Carp Barrier

  • weasel caught on trail cam along carp barrier

Silver and Bighead Carp are exotic invasive fish stocked originally in farm ponds. After escapes and  accidental releases into streams, these fast-growing, prolific  breeders have made their way up the Mississippi River and into the Illinois River drainage, devastating biotic communities. As they  advance towards the Great Lakes, they threaten a multi-billion-dollar fishery.

Various strategies have been implemented to prevent their spread, including bubble nets and electric aquatic “fences.” During high water events, the Des Plaines River can overflow into the Chicago Sanitary and Ship Canal, providing a potential unprotected pathway for Carp to reach Lake Michigan.

In 2010 a 13-mile concrete and steel mesh wall was put in place to keep the Des Plaines River and the Chicago Sanitary and Ship Canal separate during flood events.

The barrier keeps carp out but may also restrict animal movement (especially reptiles and amphibians) between the Des Plaines River and adjacent wetlands.

Common Snapping Turtle along carp barricade

Twenty gates were installed in the barrier to allow animal movement, specifically the state endangered Blanding’s Turtle, and are closed during flood events.

What we’ve done:

  • We attached cameras to the back of 14 gates to see what animals use the gates.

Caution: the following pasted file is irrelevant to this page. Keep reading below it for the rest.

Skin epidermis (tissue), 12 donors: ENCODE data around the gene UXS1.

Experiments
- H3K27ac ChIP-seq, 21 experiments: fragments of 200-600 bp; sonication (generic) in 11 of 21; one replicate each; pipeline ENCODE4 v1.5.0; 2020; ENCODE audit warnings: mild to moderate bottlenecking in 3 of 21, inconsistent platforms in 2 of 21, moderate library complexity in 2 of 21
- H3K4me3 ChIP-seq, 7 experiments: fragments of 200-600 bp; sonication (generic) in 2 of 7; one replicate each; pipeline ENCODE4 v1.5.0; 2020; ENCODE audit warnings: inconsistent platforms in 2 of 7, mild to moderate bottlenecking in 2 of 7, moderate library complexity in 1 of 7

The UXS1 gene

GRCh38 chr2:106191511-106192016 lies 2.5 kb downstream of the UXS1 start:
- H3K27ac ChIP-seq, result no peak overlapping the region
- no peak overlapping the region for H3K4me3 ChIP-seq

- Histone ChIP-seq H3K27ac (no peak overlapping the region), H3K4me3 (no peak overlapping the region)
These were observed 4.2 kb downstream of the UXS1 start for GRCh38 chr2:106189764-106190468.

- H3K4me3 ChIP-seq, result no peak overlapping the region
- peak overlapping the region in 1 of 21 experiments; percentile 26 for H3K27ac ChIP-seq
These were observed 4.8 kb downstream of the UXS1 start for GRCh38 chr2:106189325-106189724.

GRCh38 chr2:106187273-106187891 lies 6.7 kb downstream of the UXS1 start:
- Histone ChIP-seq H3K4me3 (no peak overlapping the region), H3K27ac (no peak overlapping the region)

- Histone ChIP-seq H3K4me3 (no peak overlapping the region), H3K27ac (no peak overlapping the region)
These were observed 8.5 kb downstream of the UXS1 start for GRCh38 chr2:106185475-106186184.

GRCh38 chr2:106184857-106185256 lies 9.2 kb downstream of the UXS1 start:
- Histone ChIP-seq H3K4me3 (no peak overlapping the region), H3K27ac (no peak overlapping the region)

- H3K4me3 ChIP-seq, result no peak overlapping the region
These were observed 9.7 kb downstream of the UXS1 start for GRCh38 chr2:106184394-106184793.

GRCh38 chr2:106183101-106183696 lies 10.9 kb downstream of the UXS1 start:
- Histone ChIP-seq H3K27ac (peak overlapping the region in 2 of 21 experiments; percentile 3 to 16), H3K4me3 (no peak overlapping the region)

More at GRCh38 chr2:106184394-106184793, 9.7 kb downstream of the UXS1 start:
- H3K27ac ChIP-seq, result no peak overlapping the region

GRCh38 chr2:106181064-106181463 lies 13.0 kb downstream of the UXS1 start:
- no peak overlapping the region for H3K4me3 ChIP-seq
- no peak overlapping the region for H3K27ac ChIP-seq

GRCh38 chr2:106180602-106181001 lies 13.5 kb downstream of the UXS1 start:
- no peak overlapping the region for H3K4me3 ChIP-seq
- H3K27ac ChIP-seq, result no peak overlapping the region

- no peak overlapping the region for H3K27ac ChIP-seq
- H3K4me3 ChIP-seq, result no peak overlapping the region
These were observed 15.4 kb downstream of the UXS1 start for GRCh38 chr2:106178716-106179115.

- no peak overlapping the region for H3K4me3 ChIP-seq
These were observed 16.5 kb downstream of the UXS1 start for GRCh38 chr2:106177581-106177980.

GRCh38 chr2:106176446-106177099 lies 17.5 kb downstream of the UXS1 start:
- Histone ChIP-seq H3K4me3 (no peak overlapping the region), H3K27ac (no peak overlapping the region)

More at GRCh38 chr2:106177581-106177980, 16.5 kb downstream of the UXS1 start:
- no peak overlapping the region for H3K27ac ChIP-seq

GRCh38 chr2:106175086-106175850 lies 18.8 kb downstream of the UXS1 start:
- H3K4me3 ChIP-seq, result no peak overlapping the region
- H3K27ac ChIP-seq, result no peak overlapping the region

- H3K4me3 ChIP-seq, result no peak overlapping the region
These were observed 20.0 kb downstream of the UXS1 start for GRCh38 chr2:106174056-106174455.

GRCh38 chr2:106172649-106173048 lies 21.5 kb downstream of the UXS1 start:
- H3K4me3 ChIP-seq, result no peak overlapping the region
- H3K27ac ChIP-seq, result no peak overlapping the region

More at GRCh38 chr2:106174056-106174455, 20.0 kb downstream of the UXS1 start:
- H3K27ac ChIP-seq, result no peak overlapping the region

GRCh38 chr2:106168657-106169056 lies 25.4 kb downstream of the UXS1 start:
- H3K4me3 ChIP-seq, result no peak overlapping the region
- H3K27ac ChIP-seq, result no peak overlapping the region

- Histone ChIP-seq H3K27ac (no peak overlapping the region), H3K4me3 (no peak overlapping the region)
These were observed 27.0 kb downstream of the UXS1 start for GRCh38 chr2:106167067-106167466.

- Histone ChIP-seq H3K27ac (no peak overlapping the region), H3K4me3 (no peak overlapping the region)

• We conducted visual surveys for reptiles and amphibians along the Carp Barrier.

What we’ve found:

  •  During visual surveys:
    • 5 amphibian species
    • 10 reptile species including 3 Blanding’s Turtles
  • With trail cams
    • 2 amphibian species
    • 9 reptile species including Blanding’s Turtles 12 times
  • Gates  effectively facilitated animal movements
  • Barrier increased predation and mortality risks.
    • 54 depredated nests along the trail and barrier
    • mortality from cycling and mowing.
    • Reptiles, especially snakes, were more at risk to bicycle traffic and mowing than predation.

What we recommended:

  • Mowing should be avoided in late May – June when snake and turtle activity are highest.
  • 3 additional gates should be constructed between the northeastern most gate and the I-355 Bridge, where numerous turtles were found along the barrier.

Other Amphibian and Reptile research


Ross, J. P., and M. J. Dreslik. 2020. Camera trap monitoring of turtle passage gates along the Des Plaines River carp barrier.  Illinois Natural History Survey Technical Report. 2020(3):1–45.

Ross, J. P., C. Y. Feng, J. K. Warner, and M. J. Dreslik. 2017. Turtle monitoring at the Interstate 355 Des Plaines River bridge  crossing and the Centennial Trail Asian carp barrier. Illinois Natural History Survey Technical Report 2017(15):1–45.